But the biggest reason I love to write, and the reason I think I started writing in the first place, is that it gives me a voice where vocally I am not as adequate. I’ve never been one of those outgoing people who says hi to everyone they pass and actually introduces themselves to the person sitting next to them (the thought terrifies me). It’s not that I don’t like meeting people, because I really do. It just takes me a very long time to feel comfortable around someone or a group, and until I reach that point, I am the discreet, stereotypical wallflower every young adult novel portrays. I can’t tell you how many times I’ve heard the phrase “Anne, you’re so quiet!” or my personal favorite, “What’s wrong?” (Nothing. Nothing is wrong. If something was wrong, I’d be crying. Or at least frowning. I’m just sitting here, pleasantly enjoying your conversation that includes nothing relevant to myself. I guess I just need to smile and nod more often to keep you off my back.) Not that I’m bitter or anything.
            Truthfully, I would love to be that person who jumps into conversations and feels completely at ease cracking jokes in front of strangers. (What’s that? “Just make yourself more outgoing! It can’t be that hard.” Oh, I have, and let’s just say that “awkward” takes on a whole new meaning when that happens.) It’s just not me. Thankfully, I’ve finally learned to accept that it’s who I am, and I’ve stopped comparing myself to the social butterflies of the world, thinking that I would be so much better if I could only be like them.
            Once I realized this, I started to write. If I can’t be clever and witty in person, I’ll do it on paper. If I don’t want all the attention that comes with an emotional problem, I’ll write it down and keep it to myself. If I have an idea and I don’t know who to tell, I’ll relay it to my journal and keep it there until I find someone who will appreciate it. (Now don’t get me wrong—I have a lot of friends. They don’t believe me when I tell them I’m an introvert, but it’s true. It’s new people I’m worried about, not those I’ve grown up around. So college has definitely been a struggle for me in this aspect.) There are a lot of things I want to say, I just don’t always have the courage to say them out loud. So writing does that for me.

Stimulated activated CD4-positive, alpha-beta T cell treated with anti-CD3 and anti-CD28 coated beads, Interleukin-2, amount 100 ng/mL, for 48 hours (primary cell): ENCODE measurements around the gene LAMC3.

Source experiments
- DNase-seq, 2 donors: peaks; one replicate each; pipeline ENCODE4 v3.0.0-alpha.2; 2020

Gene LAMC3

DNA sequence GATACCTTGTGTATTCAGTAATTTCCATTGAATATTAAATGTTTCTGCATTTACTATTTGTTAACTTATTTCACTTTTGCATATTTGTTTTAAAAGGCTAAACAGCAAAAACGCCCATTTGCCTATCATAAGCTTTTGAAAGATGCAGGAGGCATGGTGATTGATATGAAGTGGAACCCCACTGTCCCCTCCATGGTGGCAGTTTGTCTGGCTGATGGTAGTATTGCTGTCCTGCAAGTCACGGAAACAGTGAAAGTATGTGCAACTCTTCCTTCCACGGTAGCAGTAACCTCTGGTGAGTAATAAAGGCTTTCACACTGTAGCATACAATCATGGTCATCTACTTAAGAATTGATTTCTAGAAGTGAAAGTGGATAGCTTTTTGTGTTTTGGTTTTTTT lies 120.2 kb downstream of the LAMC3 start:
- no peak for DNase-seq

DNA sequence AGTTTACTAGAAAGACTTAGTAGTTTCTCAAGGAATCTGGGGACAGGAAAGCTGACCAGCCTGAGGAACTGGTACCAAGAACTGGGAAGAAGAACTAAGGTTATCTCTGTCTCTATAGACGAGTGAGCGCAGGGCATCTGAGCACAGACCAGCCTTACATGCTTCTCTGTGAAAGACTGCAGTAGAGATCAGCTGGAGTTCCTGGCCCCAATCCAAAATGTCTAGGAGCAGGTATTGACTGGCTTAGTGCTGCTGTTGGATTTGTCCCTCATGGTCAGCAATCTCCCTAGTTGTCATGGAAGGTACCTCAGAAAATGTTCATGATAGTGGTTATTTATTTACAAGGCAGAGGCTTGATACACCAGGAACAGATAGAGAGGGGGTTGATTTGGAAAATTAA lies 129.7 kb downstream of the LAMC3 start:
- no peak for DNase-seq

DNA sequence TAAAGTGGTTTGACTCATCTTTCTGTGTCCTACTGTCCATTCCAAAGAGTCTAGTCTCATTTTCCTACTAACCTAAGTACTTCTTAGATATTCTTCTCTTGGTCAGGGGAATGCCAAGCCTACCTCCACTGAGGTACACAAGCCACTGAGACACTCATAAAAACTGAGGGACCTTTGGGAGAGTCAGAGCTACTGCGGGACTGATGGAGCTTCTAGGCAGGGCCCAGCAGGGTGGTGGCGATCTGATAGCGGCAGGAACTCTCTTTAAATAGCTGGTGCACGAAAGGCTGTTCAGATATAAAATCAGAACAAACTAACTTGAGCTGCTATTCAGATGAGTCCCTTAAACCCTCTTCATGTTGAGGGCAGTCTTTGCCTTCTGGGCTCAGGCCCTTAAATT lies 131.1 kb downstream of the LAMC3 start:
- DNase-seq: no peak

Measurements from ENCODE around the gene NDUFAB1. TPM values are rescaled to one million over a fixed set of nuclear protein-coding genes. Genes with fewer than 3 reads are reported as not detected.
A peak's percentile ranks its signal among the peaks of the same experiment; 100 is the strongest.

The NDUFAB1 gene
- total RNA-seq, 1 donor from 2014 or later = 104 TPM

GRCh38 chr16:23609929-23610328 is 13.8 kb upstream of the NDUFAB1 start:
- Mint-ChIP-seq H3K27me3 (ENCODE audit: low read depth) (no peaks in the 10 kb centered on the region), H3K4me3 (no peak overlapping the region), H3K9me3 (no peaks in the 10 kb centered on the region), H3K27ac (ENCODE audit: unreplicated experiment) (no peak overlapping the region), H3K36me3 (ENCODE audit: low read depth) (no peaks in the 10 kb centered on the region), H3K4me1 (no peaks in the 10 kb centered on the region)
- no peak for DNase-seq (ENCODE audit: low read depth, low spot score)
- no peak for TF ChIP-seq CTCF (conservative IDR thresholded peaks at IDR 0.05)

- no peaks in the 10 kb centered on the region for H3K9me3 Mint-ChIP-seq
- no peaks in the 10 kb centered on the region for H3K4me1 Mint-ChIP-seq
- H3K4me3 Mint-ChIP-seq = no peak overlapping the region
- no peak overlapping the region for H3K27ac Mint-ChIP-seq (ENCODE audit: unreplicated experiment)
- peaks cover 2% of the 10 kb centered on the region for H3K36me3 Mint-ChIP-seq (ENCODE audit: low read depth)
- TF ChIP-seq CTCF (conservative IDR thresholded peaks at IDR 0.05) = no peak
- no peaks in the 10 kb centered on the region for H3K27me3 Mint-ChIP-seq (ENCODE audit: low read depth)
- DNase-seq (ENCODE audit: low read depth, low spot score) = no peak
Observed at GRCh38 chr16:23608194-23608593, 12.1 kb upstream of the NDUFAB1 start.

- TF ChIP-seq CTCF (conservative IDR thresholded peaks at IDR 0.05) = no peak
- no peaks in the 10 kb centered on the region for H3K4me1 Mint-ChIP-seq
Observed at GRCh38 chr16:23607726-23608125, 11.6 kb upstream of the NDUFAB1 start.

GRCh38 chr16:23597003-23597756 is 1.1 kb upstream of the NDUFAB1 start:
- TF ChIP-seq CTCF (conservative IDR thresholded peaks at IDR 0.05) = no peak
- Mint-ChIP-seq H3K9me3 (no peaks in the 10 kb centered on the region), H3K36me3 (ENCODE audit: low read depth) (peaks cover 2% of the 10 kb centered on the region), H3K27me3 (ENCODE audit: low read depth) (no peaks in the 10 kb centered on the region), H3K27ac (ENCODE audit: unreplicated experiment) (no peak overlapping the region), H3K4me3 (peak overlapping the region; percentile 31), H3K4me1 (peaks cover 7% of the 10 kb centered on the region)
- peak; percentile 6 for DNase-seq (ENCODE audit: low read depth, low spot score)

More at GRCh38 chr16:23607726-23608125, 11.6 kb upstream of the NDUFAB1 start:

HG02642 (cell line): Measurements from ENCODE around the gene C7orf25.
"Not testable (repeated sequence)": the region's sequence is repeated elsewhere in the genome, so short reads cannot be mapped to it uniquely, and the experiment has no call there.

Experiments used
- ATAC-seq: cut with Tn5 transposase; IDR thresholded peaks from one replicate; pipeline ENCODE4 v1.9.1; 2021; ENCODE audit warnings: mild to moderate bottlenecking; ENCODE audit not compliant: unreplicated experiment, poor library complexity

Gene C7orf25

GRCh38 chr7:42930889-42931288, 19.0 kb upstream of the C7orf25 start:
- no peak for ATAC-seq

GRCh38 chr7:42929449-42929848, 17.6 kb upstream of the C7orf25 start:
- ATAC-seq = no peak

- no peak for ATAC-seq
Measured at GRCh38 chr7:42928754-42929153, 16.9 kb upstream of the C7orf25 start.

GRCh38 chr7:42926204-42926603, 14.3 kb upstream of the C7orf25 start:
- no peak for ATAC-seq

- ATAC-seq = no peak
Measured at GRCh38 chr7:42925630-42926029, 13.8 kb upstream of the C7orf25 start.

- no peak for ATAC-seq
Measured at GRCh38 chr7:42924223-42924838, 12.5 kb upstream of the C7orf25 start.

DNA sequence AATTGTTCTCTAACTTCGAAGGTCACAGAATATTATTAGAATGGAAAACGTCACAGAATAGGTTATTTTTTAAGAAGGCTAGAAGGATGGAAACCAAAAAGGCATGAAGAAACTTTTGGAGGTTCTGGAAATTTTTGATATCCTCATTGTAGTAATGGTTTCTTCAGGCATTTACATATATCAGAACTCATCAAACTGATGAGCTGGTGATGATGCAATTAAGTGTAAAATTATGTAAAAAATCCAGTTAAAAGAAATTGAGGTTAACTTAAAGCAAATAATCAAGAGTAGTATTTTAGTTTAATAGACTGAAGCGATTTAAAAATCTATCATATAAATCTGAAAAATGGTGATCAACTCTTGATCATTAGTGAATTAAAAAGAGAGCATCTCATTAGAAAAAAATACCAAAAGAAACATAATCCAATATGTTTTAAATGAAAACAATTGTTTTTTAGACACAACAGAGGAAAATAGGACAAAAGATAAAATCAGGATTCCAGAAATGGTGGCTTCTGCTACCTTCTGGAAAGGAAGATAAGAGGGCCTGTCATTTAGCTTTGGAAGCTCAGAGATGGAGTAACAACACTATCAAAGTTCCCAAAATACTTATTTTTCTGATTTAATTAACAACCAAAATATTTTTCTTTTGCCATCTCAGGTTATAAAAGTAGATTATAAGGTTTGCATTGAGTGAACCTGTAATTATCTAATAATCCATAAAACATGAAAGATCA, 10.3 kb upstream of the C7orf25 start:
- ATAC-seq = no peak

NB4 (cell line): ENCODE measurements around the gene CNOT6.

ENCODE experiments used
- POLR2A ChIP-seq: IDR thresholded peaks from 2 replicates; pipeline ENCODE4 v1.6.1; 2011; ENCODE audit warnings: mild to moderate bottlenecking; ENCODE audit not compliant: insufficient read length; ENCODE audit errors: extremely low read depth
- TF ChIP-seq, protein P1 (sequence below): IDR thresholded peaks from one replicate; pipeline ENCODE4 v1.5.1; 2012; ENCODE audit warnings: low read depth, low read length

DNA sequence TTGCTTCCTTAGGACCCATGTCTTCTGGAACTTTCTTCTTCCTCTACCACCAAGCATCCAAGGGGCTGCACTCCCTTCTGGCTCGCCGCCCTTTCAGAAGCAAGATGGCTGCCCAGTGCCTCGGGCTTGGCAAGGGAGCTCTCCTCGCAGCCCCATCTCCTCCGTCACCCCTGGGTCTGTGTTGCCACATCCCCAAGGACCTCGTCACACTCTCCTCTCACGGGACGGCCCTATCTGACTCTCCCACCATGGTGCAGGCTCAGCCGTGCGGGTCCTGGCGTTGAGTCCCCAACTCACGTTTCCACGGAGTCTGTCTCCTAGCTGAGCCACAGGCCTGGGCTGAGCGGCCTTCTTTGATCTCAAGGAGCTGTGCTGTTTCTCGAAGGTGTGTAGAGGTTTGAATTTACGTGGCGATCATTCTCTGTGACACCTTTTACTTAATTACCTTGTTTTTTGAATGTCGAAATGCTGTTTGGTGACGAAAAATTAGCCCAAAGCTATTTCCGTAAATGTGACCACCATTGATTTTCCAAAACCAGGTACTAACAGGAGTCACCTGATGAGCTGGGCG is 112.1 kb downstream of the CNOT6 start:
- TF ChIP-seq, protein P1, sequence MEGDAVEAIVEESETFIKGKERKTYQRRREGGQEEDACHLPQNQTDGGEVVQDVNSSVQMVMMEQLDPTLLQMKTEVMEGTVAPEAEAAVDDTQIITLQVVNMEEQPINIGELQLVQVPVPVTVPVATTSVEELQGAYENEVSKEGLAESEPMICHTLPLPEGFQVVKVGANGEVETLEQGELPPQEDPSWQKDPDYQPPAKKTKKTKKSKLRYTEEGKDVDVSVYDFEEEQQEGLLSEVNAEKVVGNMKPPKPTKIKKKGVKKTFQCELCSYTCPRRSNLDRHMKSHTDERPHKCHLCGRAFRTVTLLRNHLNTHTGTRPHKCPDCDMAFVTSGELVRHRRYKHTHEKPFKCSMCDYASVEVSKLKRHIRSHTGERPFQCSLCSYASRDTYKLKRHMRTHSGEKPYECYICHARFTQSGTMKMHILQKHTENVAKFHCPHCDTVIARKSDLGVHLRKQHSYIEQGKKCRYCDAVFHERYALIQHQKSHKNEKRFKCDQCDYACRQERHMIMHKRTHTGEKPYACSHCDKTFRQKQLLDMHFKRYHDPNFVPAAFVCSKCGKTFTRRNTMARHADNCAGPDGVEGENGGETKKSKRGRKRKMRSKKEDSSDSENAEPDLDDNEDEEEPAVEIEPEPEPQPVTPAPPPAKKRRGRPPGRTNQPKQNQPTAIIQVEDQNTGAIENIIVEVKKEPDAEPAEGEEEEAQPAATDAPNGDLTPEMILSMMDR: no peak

Another reason I love to write, which sort of falls into the category of giving me a voice, is that I love poetry. Slam poetry, to be specific. It’s interesting, because half of slam poetry is the presentation, which is normally my downfall. I suppose writing the poem gives me the confidence I need to perform it. (I’m realizing this as I’m writing this paper, so I’m having a bit of an epiphany right now.) Anyways, I fell in love with slam poetry during high school, and it has really been a creative outlet for me since then. I am very passionate about helping others (my career goal is to be a journalist who writes stories that will benefit others and hopefully change the world, so these two things really went hand in hand), and slam poetry gave me permission to write all my ideas down and express them fervently to my audience. Being able to write in such a unique way was so freeing and beautiful to me. It showed me that a writer can be so many different things, and they’re not stuck in a box like I had thought before. (I understand that journalists have certain rules they need to follow, and I will abide by those when I become one, I promise.) I guess I realized I don’t have to be like everyone else, and my ideas are worth sharing. It’s a really wonderful thing to finally understand.